In this journal activity, you will discuss the biopsychosocial origins of abnormal behavior, as well as challenges that clinicians face when addressing behaviors shared among psychological disorders.
As Jamal researched the factors that cause atypical patterns of human thought, emotion, and behavior, he had a revelation: Abnormal behavior is more complicated than many of us realize. For example, Jamal discovered that abnormalities in behavior can be caused by biological factors (e.g., genetics, neurophysiology, biochemistry). Also, abnormal behavior can be caused by psychological factors (e.g., severe emotional distress, grief, trauma). Finally, Jamal discovered that abnormalities in behavior can be caused by sociocultural factors (e.g., social norms, familial values). Of the many valuable takeaways of his research, Jamal found that abnormal behavior is a complex phenomenon that can have biological, psychological, and sociocultural origins. In many cases, it is not the result of one causal factor, but of several co-occurring, interdependent factors.
Given the dynamic interplay between biological, psychological, and sociocultural factors, the behaviors of various disorders often overlap, making the accurate diagnosis of psychological disorders a challenge for clinical professionals.
Anxiety: A psychological response to a stimulus that is perceived as threatening
Example: Avoiding interaction at a party due to discomfort in social situations
Depression: A persistent feeling of sadness and despair that can result in a loss of interest in various life activities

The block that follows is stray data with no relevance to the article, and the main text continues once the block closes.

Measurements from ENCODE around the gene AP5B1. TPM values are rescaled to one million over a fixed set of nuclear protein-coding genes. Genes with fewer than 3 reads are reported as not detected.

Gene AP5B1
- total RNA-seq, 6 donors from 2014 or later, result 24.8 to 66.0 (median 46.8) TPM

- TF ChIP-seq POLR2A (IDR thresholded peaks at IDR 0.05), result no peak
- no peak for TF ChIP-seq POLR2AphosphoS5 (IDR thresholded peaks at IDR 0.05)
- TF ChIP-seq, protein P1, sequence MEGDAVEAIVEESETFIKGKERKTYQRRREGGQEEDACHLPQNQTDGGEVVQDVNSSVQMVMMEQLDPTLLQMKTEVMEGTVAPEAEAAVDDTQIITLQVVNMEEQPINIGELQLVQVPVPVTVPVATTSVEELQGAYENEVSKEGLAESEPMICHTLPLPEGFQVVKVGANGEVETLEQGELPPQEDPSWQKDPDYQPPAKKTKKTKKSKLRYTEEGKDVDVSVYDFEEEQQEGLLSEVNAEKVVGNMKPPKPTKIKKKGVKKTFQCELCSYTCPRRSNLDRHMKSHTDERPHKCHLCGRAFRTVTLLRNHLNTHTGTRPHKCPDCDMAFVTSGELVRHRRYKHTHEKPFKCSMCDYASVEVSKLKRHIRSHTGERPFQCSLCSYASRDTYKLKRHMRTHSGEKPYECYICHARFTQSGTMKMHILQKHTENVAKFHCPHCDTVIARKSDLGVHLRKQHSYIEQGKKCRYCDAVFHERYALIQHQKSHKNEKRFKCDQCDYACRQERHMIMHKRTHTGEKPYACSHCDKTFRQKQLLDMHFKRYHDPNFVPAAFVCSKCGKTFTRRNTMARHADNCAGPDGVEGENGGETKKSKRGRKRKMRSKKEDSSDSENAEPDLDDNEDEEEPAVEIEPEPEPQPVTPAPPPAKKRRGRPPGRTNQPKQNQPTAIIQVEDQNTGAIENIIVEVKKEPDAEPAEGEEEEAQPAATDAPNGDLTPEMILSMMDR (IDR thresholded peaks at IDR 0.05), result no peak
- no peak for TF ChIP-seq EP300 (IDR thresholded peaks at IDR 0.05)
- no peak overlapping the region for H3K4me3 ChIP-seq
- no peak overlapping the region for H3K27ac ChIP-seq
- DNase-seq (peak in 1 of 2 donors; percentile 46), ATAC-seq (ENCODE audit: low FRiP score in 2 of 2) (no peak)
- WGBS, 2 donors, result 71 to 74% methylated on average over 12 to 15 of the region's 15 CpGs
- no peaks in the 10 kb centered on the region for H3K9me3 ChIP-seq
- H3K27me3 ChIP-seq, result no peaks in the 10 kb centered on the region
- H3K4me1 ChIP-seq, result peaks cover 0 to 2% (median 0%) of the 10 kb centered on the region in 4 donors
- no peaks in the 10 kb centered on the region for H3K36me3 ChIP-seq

Example: Excessive crying
Dissociation: A psychological detachment and separation from self and environment
Examples: Daydreaming, highway hypnosis
Mania: A period of intense energy expenditure that may involve delusions and engagement in high-risk behavior
Examples: Excessive spending, reckless driving
Obsessive thoughts/compulsive behaviors: Persistent and undesirable thoughts or urges and ritualistic behaviors often driven by preoccupation with a negative outcome
Example: Frequent hand washing that is motivated by a fear of being contaminated by germs
Panic: An intense period of fear combined with physiological symptoms (e.g., rapid speech, sweating, nausea)
Example: Stomach gets upset and hands shake while speaking in front of a group (public speaking)
Phobia: A fear of a specific, often nonthreatening stimulus
Examples: Seeks an escape route when in a crowded area (Agoraphobia: fear of crowded spaces)
Psychosis: A psychological state in which one experiences hallucinations, delusions, and/or a persistent and unchangeable belief in something that is obviously false
Example: Acting suspiciously due to suspecting that food is being poisoned
The following resources support your work on this activity:
Module Three Activity Template: You may use this template to complete the Module Three Activity assignment.
Psychology Research Guide: This resource was created to help you find psychology related content.
Purdue OWL: This resource is provided to assist you with referencing resources according to APA standards.
For this journal activity, use your template to address the following rubric criteria with a minimum of 3 to 5 sentences per bullet. Support your answers with a credible source when necessary.
First, select one option from the list in the Overview and address the following:
Describe the possible biological origins of your selection.
Describe the possible psychological origins of your selection.
Describe the possible social or cultural origins of your selection.
Describe the relationship between the biological, psychological, and sociocultural factors of your selection.
Next, from the list in the Overview, select two disorders that are known to share symptomatology or behaviors.
Explain the ways in which the behaviors associated with the disorders overlap and discuss the potential diagnostic challenges presented by the overlap.